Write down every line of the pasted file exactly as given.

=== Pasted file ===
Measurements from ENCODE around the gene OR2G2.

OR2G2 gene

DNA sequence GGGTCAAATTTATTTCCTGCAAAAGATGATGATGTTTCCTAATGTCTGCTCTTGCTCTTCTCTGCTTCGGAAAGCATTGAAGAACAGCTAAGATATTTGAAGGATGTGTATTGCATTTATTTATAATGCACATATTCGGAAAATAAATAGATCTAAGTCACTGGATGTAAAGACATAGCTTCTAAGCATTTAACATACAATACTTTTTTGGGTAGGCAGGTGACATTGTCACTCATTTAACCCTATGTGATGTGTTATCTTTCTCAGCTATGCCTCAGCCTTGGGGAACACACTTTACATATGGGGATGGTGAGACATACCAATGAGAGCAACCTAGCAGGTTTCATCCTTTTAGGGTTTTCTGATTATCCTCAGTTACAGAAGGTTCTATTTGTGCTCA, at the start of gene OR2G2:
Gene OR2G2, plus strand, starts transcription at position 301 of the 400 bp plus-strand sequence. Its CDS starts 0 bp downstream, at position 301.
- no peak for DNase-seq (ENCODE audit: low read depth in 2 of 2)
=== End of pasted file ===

Measurements from ENCODE around the gene OR2G2.

OR2G2 gene

DNA sequence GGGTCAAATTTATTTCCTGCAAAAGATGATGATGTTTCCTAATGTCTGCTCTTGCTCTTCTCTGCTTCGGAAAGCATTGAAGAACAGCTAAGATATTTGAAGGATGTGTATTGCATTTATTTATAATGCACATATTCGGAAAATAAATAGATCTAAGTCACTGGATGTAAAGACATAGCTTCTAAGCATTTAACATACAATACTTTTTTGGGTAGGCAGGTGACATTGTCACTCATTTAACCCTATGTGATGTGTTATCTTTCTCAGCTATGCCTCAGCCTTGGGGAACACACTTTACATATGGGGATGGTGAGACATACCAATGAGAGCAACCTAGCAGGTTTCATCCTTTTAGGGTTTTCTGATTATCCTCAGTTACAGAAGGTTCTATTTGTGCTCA, at the start of gene OR2G2:
Gene OR2G2, plus strand, starts transcription at position 301 of the 400 bp plus-strand sequence. Its CDS starts 0 bp downstream, at position 301.
- no peak for DNase-seq (ENCODE audit: low read depth in 2 of 2)